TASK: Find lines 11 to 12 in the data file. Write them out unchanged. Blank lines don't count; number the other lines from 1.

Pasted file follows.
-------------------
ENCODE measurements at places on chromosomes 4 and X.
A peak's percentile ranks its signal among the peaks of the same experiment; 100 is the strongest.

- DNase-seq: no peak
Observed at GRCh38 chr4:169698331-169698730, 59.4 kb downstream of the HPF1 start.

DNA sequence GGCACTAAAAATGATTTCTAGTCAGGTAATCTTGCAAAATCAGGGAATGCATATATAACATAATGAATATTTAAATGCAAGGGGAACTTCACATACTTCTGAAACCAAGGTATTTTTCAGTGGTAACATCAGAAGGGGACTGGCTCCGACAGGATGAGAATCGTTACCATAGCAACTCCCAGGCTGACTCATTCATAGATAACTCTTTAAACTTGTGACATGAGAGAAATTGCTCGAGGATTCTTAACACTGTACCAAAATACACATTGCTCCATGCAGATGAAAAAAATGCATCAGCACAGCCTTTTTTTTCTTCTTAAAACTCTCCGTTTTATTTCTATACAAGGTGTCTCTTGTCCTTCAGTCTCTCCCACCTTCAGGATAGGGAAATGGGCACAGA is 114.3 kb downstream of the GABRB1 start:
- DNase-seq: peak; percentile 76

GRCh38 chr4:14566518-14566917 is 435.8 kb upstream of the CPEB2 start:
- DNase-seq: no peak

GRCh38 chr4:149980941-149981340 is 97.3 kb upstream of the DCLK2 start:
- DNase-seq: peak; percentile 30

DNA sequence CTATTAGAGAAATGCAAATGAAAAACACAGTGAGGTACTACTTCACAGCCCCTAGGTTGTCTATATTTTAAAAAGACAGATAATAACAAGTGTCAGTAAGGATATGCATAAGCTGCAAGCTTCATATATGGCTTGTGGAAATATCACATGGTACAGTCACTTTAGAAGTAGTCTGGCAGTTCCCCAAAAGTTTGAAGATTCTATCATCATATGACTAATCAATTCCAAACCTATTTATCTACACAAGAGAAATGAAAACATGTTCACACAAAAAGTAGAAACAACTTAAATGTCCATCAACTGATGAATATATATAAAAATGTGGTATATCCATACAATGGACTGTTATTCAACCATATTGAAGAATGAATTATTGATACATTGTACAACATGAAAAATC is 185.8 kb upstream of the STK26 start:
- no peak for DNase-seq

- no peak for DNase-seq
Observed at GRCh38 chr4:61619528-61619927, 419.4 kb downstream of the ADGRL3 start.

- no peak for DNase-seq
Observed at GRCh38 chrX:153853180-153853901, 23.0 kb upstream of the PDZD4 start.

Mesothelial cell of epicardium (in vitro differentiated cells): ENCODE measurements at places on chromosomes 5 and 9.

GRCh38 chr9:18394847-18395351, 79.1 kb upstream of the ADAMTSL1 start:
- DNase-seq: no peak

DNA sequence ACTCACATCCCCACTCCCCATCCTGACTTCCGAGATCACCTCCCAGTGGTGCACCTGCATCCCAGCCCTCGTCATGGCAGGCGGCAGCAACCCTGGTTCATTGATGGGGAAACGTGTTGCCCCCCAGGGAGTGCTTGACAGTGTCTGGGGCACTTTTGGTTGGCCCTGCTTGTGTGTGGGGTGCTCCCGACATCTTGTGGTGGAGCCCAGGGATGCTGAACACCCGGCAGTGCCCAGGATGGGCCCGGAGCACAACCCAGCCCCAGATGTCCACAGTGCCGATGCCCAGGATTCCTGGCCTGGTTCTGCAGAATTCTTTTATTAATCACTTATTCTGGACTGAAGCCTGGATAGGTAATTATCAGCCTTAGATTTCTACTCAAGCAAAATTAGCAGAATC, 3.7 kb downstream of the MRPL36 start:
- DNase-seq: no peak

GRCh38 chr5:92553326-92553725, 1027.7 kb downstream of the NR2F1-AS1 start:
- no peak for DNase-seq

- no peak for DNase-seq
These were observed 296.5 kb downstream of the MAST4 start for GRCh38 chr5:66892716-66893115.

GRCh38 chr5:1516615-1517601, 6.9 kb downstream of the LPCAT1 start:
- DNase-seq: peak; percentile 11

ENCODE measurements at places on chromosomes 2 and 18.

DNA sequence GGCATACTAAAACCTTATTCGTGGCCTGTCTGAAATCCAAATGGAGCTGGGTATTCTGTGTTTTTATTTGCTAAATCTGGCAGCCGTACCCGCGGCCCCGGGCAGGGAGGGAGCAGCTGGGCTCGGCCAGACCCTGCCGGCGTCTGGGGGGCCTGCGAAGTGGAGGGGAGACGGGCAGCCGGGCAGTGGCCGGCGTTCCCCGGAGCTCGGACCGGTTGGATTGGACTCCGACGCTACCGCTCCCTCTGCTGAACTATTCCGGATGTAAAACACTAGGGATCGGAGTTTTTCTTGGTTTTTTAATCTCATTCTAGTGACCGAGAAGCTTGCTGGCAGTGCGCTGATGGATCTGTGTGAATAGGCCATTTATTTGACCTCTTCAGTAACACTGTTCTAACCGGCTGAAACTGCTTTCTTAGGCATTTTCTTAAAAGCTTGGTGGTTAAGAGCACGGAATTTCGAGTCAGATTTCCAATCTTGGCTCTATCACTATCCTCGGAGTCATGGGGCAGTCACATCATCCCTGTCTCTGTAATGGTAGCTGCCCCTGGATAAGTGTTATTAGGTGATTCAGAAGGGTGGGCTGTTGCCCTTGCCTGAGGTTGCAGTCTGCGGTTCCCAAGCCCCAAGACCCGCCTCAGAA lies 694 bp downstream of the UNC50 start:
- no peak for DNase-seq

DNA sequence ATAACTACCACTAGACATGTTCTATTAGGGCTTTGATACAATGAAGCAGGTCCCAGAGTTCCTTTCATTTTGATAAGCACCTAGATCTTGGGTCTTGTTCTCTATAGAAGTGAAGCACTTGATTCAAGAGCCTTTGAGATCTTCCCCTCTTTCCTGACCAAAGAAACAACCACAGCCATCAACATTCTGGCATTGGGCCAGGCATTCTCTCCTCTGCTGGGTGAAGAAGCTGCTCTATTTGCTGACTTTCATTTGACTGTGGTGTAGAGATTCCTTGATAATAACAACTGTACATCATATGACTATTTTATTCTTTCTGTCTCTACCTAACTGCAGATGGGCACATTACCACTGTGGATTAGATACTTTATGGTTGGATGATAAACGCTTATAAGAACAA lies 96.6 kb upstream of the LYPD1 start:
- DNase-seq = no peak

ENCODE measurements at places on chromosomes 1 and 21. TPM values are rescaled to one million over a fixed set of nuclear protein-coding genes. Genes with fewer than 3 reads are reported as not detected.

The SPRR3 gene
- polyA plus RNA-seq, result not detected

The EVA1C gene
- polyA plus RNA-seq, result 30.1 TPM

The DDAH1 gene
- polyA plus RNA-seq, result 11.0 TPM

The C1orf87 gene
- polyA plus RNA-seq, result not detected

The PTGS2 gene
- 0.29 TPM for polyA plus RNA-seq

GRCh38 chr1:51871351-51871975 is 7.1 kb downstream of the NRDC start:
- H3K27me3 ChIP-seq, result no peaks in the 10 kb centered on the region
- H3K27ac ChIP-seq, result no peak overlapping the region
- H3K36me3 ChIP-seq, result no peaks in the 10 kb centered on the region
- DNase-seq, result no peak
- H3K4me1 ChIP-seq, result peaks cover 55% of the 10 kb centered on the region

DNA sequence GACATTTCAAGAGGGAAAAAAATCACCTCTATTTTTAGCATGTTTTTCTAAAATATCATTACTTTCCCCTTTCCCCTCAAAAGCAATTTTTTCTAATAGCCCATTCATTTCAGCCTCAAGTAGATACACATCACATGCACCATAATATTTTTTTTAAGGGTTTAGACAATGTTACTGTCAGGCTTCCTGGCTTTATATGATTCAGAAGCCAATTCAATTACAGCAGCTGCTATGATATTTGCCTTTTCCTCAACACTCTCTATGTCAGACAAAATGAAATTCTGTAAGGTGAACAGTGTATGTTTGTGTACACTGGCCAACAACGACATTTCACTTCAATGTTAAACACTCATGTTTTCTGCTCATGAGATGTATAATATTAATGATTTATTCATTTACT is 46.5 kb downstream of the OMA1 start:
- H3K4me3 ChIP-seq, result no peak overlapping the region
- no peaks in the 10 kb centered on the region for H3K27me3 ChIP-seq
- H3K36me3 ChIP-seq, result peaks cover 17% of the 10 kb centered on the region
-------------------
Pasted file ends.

DNA sequence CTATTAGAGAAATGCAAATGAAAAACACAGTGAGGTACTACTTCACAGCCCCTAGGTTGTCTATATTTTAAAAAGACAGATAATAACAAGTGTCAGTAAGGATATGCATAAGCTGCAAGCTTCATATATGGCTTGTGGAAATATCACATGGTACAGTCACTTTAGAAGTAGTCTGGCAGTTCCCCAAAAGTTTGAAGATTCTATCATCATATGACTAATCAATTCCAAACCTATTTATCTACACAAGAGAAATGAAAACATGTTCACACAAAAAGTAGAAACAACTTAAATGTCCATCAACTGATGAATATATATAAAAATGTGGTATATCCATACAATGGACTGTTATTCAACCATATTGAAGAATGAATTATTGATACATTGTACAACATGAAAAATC is 185.8 kb upstream of the STK26 start:
- no peak for DNase-seq